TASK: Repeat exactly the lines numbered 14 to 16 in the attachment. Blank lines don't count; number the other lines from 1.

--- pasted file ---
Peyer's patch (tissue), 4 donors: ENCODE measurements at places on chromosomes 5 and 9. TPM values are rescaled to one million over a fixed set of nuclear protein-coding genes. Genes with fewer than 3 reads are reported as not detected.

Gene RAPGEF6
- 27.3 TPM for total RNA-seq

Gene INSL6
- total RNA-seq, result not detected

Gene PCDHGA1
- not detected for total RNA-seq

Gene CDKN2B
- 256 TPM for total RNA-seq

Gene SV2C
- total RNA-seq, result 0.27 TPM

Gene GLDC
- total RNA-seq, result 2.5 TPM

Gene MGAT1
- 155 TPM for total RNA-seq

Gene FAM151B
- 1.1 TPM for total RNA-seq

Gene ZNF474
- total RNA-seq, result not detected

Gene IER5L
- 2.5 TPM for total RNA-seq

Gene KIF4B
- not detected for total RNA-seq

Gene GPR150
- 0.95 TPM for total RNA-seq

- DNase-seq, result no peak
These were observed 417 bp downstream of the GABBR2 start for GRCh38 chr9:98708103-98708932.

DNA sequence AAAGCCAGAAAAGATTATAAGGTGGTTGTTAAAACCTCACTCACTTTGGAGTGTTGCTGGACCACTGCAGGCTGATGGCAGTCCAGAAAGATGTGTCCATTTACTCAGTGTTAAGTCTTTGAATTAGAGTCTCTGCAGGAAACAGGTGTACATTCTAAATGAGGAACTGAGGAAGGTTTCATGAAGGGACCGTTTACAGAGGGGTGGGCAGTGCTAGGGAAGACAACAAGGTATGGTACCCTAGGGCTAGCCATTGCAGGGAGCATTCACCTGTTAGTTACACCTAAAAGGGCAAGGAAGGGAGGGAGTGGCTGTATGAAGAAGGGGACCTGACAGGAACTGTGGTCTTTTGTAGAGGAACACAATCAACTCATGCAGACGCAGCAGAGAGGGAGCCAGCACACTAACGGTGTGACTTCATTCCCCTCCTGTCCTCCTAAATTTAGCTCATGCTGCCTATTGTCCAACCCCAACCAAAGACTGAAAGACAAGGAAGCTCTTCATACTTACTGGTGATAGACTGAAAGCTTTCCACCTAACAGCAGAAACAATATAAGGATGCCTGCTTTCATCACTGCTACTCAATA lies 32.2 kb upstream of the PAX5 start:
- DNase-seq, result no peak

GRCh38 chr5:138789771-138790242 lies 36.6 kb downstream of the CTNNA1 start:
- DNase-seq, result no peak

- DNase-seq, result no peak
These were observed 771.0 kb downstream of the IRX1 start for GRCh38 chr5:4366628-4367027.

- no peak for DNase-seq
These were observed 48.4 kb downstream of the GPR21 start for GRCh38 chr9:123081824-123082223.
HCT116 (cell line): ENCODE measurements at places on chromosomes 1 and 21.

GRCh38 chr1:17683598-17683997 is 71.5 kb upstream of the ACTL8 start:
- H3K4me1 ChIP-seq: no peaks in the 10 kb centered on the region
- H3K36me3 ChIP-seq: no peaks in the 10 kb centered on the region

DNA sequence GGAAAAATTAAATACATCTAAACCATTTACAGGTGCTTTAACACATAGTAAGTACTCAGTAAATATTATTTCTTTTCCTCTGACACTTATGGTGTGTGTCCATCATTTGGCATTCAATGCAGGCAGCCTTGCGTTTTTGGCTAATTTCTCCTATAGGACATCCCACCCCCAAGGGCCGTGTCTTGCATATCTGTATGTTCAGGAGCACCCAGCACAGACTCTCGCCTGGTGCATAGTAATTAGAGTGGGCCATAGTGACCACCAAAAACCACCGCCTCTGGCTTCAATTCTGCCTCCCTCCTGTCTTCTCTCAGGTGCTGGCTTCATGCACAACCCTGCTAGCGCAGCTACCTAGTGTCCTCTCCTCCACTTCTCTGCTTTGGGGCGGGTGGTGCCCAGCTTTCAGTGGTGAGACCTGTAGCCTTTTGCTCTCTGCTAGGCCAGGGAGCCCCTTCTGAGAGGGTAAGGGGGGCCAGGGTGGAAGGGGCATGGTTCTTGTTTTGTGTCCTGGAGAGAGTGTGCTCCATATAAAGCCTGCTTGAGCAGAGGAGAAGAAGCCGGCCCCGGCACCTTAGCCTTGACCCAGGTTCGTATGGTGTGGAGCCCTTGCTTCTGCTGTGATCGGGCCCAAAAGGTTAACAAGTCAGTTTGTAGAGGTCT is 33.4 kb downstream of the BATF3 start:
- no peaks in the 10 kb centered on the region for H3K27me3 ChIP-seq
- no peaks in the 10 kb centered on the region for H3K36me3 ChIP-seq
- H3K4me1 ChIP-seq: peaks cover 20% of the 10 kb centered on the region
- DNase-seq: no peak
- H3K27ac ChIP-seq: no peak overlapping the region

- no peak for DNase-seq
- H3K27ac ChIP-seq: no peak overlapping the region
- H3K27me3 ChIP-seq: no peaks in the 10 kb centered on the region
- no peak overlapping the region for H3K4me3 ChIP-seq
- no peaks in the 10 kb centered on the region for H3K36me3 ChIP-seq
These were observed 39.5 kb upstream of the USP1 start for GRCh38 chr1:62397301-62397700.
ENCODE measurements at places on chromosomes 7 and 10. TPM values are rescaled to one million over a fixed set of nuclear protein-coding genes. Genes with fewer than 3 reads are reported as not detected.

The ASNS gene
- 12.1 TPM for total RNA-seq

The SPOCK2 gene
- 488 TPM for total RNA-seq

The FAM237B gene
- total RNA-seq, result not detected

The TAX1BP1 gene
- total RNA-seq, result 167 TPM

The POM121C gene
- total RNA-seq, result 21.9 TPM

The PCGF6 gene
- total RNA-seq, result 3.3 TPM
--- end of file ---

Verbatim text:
Gene MGAT1
- 155 TPM for total RNA-seq

Gene FAM151B